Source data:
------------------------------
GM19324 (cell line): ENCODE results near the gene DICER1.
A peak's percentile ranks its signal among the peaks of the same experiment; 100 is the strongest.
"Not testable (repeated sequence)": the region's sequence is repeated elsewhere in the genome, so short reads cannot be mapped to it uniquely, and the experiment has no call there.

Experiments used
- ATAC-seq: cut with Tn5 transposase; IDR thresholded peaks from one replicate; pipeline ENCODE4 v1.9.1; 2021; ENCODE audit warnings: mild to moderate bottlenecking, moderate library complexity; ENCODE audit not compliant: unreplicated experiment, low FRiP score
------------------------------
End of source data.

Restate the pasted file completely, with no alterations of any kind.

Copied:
GM19324 (cell line): ENCODE results near the gene DICER1.
A peak's percentile ranks its signal among the peaks of the same experiment; 100 is the strongest.
"Not testable (repeated sequence)": the region's sequence is repeated elsewhere in the genome, so short reads cannot be mapped to it uniquely, and the experiment has no call there.

Experiments used
- ATAC-seq: cut with Tn5 transposase; IDR thresholded peaks from one replicate; pipeline ENCODE4 v1.9.1; 2021; ENCODE audit warnings: mild to moderate bottlenecking, moderate library complexity; ENCODE audit not compliant: unreplicated experiment, low FRiP score